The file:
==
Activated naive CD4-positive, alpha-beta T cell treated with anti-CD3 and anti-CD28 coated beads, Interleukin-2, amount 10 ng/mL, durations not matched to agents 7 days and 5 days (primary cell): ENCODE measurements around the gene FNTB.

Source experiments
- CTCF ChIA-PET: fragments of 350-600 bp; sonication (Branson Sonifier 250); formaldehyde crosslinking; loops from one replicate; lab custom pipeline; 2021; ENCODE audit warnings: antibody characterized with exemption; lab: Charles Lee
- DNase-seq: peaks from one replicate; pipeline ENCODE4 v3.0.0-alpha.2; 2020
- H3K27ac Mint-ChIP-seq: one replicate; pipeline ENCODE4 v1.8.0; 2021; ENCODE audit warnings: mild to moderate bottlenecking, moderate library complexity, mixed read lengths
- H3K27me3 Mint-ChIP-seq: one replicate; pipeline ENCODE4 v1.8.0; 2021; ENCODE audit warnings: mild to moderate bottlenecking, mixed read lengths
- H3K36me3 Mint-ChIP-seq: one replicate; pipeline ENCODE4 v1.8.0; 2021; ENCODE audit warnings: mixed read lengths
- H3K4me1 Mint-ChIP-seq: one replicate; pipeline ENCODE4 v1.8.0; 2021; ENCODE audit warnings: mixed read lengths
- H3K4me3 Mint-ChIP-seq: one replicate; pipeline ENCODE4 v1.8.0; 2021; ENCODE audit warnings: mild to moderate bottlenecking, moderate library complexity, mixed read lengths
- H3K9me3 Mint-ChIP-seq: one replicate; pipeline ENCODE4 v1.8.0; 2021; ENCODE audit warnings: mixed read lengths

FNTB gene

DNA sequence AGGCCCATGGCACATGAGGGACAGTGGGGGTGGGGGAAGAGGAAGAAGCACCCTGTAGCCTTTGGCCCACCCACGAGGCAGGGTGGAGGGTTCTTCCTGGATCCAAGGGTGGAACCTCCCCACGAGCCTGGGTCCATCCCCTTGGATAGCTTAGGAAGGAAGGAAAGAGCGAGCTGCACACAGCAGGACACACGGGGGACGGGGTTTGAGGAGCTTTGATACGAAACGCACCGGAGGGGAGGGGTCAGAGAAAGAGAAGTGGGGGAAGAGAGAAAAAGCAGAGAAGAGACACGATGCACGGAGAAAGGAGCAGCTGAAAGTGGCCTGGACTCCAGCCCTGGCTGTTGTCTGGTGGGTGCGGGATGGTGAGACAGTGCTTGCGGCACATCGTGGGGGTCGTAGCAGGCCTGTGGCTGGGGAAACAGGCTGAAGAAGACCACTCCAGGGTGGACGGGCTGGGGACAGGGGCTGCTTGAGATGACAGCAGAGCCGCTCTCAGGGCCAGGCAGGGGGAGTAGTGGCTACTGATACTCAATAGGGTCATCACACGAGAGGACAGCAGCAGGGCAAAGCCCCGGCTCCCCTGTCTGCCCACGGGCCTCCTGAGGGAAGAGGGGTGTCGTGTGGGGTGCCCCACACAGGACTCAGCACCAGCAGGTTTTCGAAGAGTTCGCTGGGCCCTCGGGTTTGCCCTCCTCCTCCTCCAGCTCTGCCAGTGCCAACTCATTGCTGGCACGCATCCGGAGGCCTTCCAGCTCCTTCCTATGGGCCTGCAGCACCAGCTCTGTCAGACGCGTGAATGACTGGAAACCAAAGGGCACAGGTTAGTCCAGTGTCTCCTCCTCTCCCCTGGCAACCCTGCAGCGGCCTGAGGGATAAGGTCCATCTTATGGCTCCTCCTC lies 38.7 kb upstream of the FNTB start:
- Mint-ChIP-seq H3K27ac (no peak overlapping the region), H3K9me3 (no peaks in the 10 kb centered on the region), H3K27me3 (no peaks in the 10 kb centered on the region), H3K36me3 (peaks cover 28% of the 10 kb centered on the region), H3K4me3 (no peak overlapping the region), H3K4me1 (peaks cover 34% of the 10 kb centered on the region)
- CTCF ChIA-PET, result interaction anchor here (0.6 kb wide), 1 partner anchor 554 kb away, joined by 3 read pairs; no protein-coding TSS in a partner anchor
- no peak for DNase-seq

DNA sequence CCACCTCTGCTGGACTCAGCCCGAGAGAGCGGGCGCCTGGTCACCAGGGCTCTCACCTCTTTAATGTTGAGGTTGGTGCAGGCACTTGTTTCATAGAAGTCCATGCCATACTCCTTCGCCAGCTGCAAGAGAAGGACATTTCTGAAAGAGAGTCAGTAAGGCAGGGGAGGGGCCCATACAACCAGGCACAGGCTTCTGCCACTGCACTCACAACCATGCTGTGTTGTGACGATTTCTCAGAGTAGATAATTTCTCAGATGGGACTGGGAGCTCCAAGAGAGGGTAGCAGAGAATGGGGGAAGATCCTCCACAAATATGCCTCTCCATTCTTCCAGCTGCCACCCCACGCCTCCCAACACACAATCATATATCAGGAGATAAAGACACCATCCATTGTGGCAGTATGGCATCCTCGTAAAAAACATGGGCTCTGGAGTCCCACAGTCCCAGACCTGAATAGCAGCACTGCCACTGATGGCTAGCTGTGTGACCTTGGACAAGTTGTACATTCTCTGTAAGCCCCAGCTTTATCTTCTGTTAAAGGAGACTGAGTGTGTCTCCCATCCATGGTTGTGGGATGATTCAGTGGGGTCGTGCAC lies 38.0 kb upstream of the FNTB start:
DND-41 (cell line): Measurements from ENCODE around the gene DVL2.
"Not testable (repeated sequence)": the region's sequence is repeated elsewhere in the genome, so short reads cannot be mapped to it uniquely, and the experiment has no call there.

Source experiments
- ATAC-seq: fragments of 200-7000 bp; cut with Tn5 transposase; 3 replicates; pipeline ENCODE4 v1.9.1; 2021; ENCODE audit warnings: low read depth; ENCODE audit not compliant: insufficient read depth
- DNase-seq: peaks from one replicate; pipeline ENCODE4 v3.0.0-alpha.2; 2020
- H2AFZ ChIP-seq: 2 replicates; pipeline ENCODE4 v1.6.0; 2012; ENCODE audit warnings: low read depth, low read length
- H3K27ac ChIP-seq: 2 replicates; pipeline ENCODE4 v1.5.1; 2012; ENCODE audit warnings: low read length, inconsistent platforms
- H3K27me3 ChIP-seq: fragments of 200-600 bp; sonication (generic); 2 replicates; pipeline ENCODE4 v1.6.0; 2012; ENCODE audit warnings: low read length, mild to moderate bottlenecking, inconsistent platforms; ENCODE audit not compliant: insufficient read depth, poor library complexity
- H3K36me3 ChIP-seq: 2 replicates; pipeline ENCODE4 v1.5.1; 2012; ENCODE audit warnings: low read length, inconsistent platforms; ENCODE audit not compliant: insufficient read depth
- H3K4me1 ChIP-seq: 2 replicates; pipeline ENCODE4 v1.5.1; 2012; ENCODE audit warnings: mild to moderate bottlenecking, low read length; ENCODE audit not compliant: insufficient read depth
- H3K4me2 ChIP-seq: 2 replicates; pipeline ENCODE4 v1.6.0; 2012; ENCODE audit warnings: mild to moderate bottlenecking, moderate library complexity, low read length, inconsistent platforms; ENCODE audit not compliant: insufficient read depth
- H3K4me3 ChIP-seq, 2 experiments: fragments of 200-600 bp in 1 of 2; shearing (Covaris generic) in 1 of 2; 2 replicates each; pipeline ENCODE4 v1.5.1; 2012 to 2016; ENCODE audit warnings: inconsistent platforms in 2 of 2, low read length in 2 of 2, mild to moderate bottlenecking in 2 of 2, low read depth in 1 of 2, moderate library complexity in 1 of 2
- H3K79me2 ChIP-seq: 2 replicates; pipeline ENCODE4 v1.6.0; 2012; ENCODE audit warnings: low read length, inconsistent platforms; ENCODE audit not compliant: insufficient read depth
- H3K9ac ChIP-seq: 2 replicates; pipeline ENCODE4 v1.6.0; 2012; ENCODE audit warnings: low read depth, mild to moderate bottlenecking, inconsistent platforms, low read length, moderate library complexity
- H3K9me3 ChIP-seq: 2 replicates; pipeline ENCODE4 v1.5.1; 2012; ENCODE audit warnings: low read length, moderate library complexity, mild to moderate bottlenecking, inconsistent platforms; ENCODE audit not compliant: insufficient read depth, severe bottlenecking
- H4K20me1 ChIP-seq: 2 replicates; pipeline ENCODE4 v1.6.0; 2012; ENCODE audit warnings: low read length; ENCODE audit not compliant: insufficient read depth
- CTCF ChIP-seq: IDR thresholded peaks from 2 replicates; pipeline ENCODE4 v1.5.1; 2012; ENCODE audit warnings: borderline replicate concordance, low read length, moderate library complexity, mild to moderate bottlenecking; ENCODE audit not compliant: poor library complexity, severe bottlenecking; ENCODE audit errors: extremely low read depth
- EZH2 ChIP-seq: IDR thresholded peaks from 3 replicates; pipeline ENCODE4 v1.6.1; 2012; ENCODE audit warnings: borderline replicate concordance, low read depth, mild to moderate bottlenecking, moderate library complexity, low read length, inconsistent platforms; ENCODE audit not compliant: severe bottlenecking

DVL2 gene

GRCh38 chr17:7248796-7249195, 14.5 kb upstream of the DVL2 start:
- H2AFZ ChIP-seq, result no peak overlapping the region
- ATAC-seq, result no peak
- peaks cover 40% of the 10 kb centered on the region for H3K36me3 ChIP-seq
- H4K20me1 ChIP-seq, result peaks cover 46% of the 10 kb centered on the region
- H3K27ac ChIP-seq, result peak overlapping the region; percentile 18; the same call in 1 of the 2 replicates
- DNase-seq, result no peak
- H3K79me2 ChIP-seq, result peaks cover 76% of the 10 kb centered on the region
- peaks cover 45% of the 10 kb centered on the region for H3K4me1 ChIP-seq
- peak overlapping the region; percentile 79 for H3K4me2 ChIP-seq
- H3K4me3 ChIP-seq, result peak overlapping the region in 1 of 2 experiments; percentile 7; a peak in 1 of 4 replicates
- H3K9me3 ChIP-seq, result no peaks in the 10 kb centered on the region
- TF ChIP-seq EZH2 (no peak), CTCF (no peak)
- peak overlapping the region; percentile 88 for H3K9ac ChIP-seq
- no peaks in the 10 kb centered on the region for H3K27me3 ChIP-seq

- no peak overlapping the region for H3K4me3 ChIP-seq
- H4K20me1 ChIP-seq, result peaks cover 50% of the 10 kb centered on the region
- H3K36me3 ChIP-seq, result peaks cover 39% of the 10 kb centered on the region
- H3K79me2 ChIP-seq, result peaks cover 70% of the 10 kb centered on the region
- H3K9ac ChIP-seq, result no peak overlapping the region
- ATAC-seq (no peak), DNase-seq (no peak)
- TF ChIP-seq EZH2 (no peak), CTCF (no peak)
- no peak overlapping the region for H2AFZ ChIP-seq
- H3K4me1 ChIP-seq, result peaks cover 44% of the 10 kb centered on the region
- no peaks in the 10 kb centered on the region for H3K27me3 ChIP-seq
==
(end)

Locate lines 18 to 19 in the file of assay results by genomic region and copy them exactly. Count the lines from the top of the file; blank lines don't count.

"Not testable (repeated sequence)": the region's sequence is repeated elsewhere in the genome, so short reads cannot be mapped to it uniquely, and the experiment has no call there.

Source experiments